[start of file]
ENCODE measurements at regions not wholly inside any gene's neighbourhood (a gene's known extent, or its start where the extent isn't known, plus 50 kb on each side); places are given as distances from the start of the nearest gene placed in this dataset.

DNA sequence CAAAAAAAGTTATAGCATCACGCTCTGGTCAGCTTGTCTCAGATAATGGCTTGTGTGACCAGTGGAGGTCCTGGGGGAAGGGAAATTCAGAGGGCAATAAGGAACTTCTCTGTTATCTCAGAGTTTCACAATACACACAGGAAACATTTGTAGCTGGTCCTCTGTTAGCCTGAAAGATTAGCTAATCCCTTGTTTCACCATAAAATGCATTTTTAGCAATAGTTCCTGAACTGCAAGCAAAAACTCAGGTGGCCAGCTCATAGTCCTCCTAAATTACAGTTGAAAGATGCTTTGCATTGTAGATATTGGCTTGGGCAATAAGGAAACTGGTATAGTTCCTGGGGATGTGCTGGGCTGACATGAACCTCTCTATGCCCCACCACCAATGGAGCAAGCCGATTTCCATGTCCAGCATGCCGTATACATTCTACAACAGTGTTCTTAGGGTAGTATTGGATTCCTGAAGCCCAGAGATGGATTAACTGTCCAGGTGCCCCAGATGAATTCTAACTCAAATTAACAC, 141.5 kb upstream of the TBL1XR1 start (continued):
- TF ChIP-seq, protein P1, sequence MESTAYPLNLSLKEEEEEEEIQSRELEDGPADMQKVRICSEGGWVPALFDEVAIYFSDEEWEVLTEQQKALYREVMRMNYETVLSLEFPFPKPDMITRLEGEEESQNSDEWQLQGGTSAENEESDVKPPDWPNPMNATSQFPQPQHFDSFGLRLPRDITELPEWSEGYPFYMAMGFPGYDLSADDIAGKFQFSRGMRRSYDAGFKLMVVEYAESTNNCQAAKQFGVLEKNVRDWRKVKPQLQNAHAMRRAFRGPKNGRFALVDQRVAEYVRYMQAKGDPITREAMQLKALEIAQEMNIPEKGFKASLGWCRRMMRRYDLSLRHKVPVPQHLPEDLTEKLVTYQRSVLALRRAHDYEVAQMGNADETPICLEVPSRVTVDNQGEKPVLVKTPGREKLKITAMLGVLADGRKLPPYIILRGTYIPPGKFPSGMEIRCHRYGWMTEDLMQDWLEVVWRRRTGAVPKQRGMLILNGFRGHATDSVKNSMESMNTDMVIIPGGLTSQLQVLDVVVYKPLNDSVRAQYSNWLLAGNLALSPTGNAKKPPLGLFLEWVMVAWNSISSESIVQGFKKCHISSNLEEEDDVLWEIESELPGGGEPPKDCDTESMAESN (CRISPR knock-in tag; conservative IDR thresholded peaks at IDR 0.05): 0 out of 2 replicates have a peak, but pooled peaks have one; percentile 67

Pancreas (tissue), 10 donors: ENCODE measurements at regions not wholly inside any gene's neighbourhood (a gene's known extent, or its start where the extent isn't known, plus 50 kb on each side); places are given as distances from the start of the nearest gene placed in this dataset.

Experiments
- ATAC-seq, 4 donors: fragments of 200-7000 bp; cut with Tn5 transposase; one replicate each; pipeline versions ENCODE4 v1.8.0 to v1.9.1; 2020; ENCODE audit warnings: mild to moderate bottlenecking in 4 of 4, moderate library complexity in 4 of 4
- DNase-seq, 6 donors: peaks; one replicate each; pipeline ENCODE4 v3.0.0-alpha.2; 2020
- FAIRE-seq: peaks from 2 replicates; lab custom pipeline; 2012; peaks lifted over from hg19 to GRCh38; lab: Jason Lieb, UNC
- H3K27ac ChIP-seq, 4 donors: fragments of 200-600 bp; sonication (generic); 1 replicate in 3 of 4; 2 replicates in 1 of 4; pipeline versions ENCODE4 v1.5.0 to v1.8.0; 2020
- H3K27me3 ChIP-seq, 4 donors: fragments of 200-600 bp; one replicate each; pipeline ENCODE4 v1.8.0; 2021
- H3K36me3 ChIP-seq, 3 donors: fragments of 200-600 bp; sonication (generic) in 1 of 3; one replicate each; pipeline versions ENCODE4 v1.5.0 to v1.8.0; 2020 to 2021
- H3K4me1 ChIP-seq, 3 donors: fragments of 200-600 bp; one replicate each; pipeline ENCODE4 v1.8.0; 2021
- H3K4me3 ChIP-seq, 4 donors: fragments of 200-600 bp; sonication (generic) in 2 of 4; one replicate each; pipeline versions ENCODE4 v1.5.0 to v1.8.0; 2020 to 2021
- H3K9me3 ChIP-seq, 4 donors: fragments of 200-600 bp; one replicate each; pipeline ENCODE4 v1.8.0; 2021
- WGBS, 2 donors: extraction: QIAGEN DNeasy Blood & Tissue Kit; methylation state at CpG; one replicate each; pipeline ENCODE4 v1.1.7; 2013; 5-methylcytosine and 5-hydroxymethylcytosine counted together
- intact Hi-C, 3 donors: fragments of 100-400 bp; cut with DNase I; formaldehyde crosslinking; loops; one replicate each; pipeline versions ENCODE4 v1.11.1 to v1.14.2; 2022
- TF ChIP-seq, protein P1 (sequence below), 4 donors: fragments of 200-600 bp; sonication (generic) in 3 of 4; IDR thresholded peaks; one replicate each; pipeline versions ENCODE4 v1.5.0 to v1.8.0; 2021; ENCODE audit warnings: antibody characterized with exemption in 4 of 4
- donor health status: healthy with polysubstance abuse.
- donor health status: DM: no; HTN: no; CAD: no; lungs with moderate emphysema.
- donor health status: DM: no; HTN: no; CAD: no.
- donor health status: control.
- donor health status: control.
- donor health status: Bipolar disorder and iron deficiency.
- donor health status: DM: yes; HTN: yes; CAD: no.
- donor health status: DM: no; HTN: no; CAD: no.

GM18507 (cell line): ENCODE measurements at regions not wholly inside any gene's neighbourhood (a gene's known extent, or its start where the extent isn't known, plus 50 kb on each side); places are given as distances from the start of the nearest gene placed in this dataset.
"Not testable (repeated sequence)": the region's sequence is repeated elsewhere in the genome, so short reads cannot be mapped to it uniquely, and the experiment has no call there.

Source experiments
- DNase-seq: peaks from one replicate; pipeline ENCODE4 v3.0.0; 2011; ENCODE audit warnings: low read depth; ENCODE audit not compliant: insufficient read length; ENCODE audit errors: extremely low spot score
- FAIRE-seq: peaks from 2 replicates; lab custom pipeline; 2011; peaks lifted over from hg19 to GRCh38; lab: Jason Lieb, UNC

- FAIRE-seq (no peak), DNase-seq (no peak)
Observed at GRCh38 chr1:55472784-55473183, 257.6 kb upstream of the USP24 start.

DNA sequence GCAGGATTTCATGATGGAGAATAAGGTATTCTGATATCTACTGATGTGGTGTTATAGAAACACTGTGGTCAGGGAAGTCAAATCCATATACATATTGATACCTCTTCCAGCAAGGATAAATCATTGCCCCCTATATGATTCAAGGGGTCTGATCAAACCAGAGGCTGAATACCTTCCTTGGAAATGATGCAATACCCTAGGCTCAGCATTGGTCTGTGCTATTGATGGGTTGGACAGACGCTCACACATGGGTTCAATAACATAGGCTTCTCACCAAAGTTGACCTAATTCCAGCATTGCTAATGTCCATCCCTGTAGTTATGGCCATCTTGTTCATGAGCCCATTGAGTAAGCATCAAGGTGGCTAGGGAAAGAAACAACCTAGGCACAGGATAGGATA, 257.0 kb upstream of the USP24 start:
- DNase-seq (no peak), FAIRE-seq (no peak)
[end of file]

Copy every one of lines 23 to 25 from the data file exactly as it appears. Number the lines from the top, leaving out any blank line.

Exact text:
- donor health status: Bipolar disorder and iron deficiency.
- donor health status: DM: yes; HTN: yes; CAD: no.
- donor health status: DM: no; HTN: no; CAD: no.